The very fact that a site exists which gives an exhaustive, 4000-word-plus citations treatment of Ant-Man is going to skew male… Men (well, those of a nerdly bent) tend to be interested in trivia and obscura; women tend to not be, or at least not so much. I don’t care about Ant-Man, but for some reason I find comfort in knowing that someone out there does care about Ant-Man, and has digested Ant-Man’s fifty year history for me, should my life ever depend on knowing when Ant-Man married Janet Van Dyne… So the real [feminist] complaint boils down to this: The ten percent of a website which could reflect the cultural preferences of its unpaid volunteers does in fact reflect the cultural preferences of its unpaid volunteers, and yes, Star Trek: Deep Space Nine does get a more exhaustive, nerdishly-loving treatment than Sex and the City.
The federal government needs to pay people to study this and propose “solutions”? It occurs to me that we’ve spent $202,000 for a “study” which deliberately avoids a very simple explanation: Women just aren’t as interested in this type of crap as men. You don’t have to believe that to at least agree: This should have been one of the explanations scientifically studied, if we’re going to have a scientific study at all.
If reviewaggregators are anything to go by, Zack Snyder’s Man of Steel has offended professional critics much more than cinemagoers. Quite a few critics, perhaps those of a certain age, seem to be pining for Richard Donner’s decidedly non-threatening film from 1978. A film I also remembered fondly from childhood - until, that is, I watched it again a few years ago - and whose gentle tone Bryan Singer tried to recapture, resulting in the dull and horribly misconceived Superman Returns. So. Which version, if any, floats your boat? Richard Donner’s whimsical Superman: The Movie, with Christopher Reeve, turning back time and kittens stuck in trees, or Zack Snyder’s rather more earnest Man of Steel, with Henry Cavill, alarming first contact and 3D megadestruction? Feel free to share your thoughts in the comments. And spoilers, obviously.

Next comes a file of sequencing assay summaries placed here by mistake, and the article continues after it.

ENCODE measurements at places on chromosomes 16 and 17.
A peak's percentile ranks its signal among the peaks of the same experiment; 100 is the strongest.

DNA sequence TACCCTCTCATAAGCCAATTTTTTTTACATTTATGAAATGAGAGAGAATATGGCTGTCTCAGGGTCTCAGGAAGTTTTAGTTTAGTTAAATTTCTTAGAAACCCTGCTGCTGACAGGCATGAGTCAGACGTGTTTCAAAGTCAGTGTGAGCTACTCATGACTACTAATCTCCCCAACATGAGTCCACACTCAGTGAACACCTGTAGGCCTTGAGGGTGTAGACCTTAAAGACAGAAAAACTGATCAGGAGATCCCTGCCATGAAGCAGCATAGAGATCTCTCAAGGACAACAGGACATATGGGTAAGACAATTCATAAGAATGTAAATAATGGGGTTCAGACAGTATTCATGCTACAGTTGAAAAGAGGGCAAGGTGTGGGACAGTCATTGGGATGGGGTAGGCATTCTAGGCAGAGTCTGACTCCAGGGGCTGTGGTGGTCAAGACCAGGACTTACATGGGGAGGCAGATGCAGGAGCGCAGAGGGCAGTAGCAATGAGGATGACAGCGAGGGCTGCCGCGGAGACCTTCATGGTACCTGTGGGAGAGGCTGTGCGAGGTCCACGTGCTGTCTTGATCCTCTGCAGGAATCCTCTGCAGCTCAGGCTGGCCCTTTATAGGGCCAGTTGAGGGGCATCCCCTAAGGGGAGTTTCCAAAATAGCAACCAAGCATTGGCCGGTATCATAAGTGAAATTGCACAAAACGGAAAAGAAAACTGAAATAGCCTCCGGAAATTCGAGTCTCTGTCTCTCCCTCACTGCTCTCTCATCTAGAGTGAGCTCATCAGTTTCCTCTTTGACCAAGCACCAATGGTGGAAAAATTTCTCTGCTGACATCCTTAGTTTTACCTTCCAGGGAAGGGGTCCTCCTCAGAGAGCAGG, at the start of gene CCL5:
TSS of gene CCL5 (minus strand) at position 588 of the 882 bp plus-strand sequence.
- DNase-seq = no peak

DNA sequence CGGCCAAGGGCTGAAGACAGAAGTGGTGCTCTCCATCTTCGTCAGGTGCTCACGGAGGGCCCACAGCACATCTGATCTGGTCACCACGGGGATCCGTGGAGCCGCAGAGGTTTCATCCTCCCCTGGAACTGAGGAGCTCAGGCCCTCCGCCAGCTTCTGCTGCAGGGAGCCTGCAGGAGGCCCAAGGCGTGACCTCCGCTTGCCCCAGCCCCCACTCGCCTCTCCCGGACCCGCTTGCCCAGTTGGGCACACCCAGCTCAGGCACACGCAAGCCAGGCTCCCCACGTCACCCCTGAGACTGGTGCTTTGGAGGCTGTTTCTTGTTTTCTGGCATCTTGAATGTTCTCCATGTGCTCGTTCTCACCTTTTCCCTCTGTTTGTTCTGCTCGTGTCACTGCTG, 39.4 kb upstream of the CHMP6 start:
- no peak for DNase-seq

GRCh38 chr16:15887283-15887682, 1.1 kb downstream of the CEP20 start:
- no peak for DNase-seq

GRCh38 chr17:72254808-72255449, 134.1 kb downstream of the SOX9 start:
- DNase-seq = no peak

Imagine for a moment an alternative twist on the Superman mythology. What if the infant from Krypton had entered Earth’s atmosphere just a few hours earlier – and had landed not in Kansas, but in the Ukraine? And what if that prodigious alien child had been raised by collective farm workers whose values were at odds with “the American way”? How would the arrival of a superhuman being alter a supposedly egalitarian society, and how would it shift the Cold War stalemate of two military super-powers? Would utopian dreams and the power to impose them lead to massive state control?
Published in 2003 as a three-issue mini-series and soon to reappear as a deluxe hardcover volume, Mark Millar’s Superman: Red Son delights in such reversals and the questions that arise. In a skewed nod to the 1940s animated series, a Soviet TV broadcast announces: “A strange visitor from another world who can change the course of mighty rivers, bend steel in his bare hands and who, as the champion of the common worker, fights a never-ending battle for Stalin, socialism and the international expansion of the Warsaw Pact.”